Gutting the District in Woonsocket
- All sports except track & field: $155,903
- Athletic supplies: $12,750
- Athletic uniforms: $9,350
- Choral, class advisors 8 through 12, RI Honor Society, band, drama senior high publication, VICA: $49,461
- Saturday detention: $2,000
- 40 teacher furlough days: $6,084,033
- Total: $6,548,134
Pondering what students are going to do with no teachers for 40 of the school year’s 180 days brings to light a general principle that seems to have been baked into the Rhode Island education paradigm: Everything must be cut, rather than reduced. Salaries never go down; staff are laid off. Extra activities are never included in teachers’ already high salaries; they are eliminated. An across-the-board cut in the combined salaries/benefit total of about 13-14% for all teachers, staff, and administrators would eliminate the shortfall with no cuts to programs.
Sure, that’s a bitter pill for employees to swallow, but it’s hardly unique among workers in today’s environment. It’s also mitigated with some perspective about salary trends, especially (as ever) among teachers:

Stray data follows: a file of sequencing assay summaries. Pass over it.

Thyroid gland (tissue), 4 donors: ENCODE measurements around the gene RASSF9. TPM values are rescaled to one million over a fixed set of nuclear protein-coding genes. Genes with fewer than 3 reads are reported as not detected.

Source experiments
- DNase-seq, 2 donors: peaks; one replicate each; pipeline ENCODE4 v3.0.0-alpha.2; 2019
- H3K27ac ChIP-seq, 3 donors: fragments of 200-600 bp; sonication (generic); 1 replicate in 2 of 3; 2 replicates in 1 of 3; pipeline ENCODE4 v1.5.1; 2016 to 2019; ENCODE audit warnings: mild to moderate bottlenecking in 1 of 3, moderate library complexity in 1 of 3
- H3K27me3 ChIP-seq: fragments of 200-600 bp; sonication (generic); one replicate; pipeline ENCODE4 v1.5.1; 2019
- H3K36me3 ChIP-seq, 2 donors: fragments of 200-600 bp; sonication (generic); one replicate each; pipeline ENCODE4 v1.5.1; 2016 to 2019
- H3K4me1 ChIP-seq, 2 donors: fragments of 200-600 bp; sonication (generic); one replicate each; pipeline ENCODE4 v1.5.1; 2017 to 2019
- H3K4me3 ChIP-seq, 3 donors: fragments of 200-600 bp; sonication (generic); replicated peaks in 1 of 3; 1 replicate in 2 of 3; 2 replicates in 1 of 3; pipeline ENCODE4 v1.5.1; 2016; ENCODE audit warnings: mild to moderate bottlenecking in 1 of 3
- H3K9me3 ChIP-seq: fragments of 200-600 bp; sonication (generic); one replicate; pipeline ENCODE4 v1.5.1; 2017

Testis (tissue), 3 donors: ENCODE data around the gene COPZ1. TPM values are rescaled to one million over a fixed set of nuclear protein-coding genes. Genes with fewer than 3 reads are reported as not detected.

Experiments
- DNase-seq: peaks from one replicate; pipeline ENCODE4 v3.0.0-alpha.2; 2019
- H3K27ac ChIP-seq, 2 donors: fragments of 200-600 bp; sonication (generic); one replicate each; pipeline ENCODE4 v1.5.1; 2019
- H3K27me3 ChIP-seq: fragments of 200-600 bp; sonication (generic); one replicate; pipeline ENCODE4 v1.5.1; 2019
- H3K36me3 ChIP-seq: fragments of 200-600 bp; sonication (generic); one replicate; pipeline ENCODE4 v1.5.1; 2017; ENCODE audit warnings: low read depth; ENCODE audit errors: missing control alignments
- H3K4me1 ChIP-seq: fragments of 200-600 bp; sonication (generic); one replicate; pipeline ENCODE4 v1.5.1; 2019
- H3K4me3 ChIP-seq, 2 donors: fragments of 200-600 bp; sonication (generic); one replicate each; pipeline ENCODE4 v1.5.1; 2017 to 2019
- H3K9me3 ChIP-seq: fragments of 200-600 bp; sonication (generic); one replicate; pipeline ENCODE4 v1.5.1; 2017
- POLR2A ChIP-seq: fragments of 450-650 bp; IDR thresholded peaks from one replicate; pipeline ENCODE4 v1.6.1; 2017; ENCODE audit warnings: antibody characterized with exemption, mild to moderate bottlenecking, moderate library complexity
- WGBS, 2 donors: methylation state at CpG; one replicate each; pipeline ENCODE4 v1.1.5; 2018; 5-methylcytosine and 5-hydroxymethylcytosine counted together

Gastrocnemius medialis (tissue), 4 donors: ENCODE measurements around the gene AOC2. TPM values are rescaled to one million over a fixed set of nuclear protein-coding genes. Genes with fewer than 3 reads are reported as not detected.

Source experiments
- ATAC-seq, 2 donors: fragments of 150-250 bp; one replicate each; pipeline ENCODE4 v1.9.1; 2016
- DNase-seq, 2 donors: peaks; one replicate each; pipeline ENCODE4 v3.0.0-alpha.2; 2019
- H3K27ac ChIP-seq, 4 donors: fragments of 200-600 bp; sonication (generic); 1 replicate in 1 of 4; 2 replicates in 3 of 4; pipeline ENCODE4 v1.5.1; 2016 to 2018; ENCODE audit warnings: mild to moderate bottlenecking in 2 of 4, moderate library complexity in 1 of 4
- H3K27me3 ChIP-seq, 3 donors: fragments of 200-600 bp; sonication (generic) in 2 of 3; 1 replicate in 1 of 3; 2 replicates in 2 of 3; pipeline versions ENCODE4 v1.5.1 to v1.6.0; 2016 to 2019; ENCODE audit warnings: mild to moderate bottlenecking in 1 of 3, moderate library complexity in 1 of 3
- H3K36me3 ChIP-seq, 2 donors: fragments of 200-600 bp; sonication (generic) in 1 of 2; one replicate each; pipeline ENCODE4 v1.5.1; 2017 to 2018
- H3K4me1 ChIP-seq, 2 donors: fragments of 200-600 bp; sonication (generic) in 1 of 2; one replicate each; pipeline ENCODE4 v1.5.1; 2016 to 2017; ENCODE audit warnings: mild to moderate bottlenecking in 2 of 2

Over the three years of the most recent teachers’ contract (PDF), the average pay scale step has increased 7.64%. In any given year, the average salary increase from one step to another is 6.5%. The result is that an actual teacher has seen nearly a 10% increase each year and a 21.5% increase in salary since the contract went into effect. (Higher education bonuses are not included.)
Of course, teachers at step 10 have had to make do with the 7.64% increase to their step and longevity (as well as whatever seniority-based perks are worked into the contract), but sometimes an organization has to do what it must do in order to maintain its purpose. And besides, those teachers hired before 1994 (about 70 of them, I’m told) have never paid a penny for their healthcare.
It remains a possibility — another principle baked into the public sector paradigm — that the objective, here, was to put forward cuts that the unions, government, and public wouldn’t permit to happen rather than adjustments that might actually solve the problem. Eventually, everybody involved is going to have to cease petulant demands that money just be found… somewhere… and accept that the old way is not sustainable.